One way to describe Lucien, the literary young man of the novel, would be to say he has tremendous good looks, enormous talent, two last names, little money and no character. In the provincial town of Angouljme, a married aristocrat with literary interests makes him her pet. Their close but chaste relations cause a local scandal, and force Mme. de Bargeton and Lucien to flee to Paris, where they imagine their love will flourish and the young poet will win his fame. There is also the possibility that literary glory and social success will encourage the king to grant Lucien a patent of nobility, so that he can trade in his father's plebeian surname for his mother's aristocratic one. These are the illusions with which Lucien Chardon, aspiring to be Lucien de Rupembri, leaves his hometown, along with some seed money given him by his devoted sister and best friend. The sister and friend have recently married, and are also allied in their goodness of heart and their fond hopes for "the poet," as Balzac calls him with mounting irony. Lucien will practically forget about Eve and David while he's in Paris, but the reader should remember them.

As he was in "Phre Goriot," Balzac is categorical on the need to possess at least one good suit. And no sooner has Lucien arrived in Paris than his high-born sponsor drops him essentially because he has the wrong clothes; a provincial dandy is a coarse hick in the city. Mme. de Bargeton refuses to see Lucien, and leaves him to his cold garret and his fate -- this, the woman who had claimed to love him. There's one illusion down. And the summary coldness with which Lucien is abandoned offers a sort of key to Balzac's world, where people think of one another mostly in terms of utility and convenience.

Balzac taxes Lucien with a "deplorable instability of ... character, that would as easily precipitate him into an evil way of life as into a good," and it's easy to be reminded of yourself (or myself) at 23 or 24. On the side of the good are ranged a group of young intellectuals resigned to poverty and obscurity and dedicated to the patient realization of their genius. "If you have not determination in your heart," one tells Lucien, "if you have not the patience of an angel, if, no matter how far the freaks of fortune have placed you from your goal, you are not prepared to find the way to your infinite, as turtles, wherever they may be, will make their way back to the ocean, you may as well give up at once." I'm sure I would have copied this speech into my journal had I read it in my first days in New York.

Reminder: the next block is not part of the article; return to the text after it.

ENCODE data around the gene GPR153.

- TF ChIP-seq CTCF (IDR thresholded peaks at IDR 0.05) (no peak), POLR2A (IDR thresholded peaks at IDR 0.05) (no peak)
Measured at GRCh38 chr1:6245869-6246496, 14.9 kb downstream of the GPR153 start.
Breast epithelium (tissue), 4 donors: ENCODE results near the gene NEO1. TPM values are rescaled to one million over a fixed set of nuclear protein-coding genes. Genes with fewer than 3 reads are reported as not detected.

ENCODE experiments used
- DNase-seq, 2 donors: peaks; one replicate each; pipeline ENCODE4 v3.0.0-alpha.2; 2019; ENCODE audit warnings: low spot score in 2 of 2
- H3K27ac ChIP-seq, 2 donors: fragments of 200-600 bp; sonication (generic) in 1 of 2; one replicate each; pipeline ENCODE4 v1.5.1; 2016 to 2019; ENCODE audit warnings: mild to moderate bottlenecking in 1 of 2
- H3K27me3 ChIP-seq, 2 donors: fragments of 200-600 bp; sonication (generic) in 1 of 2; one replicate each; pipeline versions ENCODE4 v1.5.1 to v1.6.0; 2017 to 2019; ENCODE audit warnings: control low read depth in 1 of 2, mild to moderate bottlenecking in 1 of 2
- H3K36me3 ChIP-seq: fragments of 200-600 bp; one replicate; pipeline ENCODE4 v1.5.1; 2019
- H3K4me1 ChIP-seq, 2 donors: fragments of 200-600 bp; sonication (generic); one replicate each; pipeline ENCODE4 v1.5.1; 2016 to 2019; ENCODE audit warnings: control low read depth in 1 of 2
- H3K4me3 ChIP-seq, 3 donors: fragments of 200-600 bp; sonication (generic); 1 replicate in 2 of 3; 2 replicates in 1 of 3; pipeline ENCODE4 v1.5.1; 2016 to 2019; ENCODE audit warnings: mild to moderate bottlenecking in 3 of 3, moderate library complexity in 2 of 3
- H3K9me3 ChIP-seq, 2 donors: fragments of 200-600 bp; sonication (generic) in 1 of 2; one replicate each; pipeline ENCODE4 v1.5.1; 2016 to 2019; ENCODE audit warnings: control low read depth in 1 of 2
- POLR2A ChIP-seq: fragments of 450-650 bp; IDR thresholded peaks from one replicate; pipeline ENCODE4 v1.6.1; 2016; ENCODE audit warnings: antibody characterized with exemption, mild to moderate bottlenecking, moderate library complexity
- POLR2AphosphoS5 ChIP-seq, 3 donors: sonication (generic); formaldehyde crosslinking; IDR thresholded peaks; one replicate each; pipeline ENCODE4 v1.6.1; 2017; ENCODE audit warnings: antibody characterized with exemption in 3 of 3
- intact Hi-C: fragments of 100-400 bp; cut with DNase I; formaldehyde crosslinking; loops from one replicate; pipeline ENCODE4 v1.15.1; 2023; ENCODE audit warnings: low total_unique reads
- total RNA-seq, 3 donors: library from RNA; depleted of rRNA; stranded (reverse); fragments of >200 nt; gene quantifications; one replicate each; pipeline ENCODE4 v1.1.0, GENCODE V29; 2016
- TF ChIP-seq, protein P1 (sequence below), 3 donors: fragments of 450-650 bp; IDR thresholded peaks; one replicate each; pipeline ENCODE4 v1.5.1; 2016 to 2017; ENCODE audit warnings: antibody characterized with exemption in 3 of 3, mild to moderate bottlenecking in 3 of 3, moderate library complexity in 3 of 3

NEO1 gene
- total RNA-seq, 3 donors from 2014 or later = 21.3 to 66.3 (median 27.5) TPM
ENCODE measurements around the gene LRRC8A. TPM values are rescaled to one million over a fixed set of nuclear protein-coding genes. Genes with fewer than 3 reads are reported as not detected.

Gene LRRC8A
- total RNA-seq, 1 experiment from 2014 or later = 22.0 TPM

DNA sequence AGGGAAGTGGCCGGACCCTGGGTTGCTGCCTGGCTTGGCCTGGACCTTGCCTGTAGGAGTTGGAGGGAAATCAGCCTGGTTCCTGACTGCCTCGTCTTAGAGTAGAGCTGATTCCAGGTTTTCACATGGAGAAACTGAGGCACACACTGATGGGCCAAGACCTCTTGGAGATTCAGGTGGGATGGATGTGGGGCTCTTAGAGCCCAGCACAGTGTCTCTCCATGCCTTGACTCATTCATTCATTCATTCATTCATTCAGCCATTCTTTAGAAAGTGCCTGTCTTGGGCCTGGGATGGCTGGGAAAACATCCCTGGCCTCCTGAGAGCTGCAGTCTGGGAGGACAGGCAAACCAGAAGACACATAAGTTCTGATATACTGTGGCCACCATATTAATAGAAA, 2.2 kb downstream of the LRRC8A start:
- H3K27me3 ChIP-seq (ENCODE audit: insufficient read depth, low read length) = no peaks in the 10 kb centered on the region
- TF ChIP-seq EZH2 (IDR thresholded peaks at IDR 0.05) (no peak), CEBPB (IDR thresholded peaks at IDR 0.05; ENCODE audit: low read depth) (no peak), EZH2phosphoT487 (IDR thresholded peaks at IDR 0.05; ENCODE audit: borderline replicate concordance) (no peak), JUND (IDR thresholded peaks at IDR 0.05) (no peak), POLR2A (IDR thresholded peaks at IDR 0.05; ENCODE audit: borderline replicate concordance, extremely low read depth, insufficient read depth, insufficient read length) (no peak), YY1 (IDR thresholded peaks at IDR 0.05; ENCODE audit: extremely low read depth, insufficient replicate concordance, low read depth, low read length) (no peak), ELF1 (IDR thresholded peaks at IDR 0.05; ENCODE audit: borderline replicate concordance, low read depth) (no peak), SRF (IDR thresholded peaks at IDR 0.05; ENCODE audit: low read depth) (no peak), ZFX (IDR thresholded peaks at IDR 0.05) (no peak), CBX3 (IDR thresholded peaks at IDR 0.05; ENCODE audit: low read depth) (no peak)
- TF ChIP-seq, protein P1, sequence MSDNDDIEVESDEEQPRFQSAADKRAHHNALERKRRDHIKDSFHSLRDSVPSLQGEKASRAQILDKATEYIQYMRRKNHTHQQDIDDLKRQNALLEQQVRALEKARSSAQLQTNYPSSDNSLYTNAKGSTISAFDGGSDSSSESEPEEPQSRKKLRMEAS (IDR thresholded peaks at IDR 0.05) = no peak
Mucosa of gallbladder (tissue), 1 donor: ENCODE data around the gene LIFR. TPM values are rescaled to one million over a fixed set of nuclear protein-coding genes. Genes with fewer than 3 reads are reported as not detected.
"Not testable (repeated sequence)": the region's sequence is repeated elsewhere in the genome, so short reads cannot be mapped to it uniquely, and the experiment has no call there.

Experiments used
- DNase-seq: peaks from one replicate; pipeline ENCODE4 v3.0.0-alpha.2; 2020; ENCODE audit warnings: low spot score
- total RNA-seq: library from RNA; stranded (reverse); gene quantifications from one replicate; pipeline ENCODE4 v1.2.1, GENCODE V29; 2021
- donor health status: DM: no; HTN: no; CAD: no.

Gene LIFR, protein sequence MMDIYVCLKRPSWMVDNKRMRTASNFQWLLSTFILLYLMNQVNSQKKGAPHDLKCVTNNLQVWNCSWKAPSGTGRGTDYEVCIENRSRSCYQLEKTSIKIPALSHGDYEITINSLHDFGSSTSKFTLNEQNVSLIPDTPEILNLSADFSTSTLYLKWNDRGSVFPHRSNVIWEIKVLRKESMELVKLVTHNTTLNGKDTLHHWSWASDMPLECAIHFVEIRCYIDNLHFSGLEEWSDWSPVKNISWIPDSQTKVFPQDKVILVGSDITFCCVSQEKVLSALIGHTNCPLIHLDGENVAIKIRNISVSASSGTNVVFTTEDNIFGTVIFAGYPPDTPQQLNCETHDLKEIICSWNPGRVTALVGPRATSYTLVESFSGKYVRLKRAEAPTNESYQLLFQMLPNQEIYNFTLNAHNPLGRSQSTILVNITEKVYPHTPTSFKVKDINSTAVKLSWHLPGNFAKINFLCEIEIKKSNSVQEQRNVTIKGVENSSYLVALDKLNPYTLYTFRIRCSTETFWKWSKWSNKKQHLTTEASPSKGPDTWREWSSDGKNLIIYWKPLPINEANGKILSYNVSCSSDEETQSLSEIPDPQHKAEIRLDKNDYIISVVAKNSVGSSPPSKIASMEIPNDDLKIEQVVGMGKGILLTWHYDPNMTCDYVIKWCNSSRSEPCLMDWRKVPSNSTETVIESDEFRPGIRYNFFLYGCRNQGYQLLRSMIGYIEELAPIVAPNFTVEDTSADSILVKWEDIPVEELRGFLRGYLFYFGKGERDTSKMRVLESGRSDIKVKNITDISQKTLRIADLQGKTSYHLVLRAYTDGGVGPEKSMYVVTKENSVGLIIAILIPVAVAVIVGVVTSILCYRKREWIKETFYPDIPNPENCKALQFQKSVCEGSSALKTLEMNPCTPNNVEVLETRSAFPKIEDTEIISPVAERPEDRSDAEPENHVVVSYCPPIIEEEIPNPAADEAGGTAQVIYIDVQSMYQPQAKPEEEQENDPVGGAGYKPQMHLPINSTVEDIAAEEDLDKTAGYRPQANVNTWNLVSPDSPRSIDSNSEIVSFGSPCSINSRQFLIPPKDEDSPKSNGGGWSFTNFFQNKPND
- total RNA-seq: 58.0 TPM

As for evil, Balzac's name for it is "journalism." Newspapers in 1822 are a growth industry if ever there was one, and churning out columns is a way to make money, which in turn is a way to support a beautiful mistress, eat out every night, and hire a carriage from which you might look down upon the titled people who snubbed you when you first arrived. Lucien's new journalist friends mock his old genius friends. Genius? "I would rather have a glass of sherry!" comes the unanswerable reply.